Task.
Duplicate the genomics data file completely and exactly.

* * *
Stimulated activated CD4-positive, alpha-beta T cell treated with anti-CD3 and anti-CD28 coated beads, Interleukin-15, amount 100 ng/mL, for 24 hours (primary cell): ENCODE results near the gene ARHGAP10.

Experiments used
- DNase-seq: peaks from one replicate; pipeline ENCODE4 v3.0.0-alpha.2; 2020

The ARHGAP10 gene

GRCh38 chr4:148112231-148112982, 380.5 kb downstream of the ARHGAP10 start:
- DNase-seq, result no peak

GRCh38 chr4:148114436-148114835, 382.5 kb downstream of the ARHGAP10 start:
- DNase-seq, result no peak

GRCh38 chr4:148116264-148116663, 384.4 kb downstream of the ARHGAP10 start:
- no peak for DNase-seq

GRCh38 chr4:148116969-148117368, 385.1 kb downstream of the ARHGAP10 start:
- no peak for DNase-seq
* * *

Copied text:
Stimulated activated CD4-positive, alpha-beta T cell treated with anti-CD3 and anti-CD28 coated beads, Interleukin-15, amount 100 ng/mL, for 24 hours (primary cell): ENCODE results near the gene ARHGAP10.

Experiments used
- DNase-seq: peaks from one replicate; pipeline ENCODE4 v3.0.0-alpha.2; 2020

The ARHGAP10 gene

GRCh38 chr4:148112231-148112982, 380.5 kb downstream of the ARHGAP10 start:
- DNase-seq, result no peak

GRCh38 chr4:148114436-148114835, 382.5 kb downstream of the ARHGAP10 start:
- DNase-seq, result no peak

GRCh38 chr4:148116264-148116663, 384.4 kb downstream of the ARHGAP10 start:
- no peak for DNase-seq

GRCh38 chr4:148116969-148117368, 385.1 kb downstream of the ARHGAP10 start:
- no peak for DNase-seq